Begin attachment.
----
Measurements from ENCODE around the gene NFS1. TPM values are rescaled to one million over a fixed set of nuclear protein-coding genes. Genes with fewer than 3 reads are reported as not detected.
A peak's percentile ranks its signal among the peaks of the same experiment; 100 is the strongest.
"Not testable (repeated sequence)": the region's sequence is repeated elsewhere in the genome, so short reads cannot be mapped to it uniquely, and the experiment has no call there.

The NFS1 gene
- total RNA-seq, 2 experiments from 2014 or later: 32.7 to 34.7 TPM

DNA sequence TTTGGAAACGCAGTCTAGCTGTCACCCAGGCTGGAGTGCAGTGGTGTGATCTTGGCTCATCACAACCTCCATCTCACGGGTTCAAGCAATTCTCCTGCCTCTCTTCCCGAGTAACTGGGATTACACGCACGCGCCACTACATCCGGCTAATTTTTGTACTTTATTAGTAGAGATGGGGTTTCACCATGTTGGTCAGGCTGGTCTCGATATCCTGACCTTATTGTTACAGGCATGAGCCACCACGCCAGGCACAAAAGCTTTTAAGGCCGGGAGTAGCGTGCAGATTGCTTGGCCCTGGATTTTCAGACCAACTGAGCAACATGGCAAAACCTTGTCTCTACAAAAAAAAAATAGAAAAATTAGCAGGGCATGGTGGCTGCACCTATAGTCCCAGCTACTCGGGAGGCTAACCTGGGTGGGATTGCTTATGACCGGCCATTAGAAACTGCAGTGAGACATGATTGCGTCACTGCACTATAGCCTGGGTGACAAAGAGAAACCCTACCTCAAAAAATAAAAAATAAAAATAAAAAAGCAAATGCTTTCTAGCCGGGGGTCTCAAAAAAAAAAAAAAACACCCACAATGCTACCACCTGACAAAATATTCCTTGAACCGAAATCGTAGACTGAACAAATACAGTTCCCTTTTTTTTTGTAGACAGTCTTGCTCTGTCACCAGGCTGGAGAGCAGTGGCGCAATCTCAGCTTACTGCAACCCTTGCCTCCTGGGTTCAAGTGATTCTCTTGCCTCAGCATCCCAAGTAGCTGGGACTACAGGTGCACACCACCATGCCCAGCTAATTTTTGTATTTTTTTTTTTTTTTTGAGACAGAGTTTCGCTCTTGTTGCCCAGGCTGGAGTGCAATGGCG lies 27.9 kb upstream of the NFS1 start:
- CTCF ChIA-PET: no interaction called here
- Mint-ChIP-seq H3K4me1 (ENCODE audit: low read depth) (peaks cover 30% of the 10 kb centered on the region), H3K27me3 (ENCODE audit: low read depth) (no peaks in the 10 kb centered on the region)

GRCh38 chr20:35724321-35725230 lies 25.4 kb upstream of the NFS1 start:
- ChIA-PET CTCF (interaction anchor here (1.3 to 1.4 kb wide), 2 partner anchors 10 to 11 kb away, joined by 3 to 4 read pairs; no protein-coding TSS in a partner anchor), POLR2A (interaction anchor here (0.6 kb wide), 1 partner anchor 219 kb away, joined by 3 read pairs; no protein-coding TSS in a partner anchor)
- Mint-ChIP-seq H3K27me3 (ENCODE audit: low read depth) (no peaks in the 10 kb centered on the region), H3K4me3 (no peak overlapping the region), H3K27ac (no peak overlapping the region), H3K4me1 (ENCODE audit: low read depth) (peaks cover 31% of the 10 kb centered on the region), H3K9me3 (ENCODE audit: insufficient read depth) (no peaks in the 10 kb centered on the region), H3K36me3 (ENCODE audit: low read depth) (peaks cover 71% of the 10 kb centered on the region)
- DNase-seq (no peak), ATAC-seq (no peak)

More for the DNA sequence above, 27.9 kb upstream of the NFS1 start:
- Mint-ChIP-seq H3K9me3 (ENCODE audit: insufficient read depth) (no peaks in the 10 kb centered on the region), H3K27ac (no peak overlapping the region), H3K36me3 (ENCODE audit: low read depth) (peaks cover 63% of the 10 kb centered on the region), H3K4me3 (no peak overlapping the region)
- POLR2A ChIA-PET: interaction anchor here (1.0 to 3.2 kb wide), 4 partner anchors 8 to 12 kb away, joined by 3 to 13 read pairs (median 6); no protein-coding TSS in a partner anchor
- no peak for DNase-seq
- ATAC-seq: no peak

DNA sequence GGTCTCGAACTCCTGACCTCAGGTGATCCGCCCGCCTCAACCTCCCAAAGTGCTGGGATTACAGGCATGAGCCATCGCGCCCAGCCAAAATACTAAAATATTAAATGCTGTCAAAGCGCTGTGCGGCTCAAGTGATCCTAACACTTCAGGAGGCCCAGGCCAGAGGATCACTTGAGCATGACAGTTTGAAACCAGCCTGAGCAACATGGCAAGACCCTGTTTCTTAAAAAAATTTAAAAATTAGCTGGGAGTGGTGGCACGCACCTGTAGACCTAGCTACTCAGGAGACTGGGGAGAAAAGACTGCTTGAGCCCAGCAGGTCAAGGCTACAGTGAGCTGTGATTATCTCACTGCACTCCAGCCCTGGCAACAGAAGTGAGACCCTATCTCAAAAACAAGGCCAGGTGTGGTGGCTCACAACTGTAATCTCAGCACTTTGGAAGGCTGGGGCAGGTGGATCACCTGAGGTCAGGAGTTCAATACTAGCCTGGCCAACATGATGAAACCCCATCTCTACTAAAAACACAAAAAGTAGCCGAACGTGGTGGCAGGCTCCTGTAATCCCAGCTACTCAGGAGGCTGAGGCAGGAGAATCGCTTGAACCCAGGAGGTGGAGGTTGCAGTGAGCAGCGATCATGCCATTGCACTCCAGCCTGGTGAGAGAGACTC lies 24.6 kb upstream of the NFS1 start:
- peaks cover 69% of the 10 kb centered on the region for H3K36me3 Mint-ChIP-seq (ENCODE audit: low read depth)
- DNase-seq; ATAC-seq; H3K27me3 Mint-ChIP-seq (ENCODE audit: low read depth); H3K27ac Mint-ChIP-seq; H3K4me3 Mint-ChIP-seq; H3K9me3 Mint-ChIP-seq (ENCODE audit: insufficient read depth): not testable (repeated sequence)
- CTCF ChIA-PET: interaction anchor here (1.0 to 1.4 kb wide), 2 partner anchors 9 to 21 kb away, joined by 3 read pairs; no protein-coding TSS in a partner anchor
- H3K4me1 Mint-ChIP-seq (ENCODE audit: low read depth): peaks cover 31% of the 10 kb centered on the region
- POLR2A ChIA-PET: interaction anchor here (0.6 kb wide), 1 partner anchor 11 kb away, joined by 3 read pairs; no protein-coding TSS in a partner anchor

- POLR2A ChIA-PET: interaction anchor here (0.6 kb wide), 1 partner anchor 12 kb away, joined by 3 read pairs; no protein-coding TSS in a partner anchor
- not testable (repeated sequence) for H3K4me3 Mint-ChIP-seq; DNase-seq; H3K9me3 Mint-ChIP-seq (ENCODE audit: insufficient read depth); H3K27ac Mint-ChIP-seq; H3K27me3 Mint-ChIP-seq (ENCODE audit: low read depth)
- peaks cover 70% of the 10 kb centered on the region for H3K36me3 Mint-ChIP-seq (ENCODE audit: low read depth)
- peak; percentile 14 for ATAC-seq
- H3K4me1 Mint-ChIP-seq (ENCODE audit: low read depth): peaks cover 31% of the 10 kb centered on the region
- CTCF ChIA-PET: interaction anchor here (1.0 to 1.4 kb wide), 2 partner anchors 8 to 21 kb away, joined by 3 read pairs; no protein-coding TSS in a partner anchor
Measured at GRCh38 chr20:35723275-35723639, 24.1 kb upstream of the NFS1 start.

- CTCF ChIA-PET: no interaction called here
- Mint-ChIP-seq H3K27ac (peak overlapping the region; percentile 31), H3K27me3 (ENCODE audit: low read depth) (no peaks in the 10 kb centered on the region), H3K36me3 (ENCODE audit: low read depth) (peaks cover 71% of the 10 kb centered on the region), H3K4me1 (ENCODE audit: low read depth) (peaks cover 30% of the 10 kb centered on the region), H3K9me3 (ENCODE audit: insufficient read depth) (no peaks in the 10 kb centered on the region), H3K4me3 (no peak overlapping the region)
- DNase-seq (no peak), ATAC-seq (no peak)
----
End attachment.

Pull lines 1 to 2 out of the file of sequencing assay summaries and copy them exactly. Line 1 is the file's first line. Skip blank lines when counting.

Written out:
Measurements from ENCODE around the gene NFS1. TPM values are rescaled to one million over a fixed set of nuclear protein-coding genes. Genes with fewer than 3 reads are reported as not detected.
A peak's percentile ranks its signal among the peaks of the same experiment; 100 is the strongest.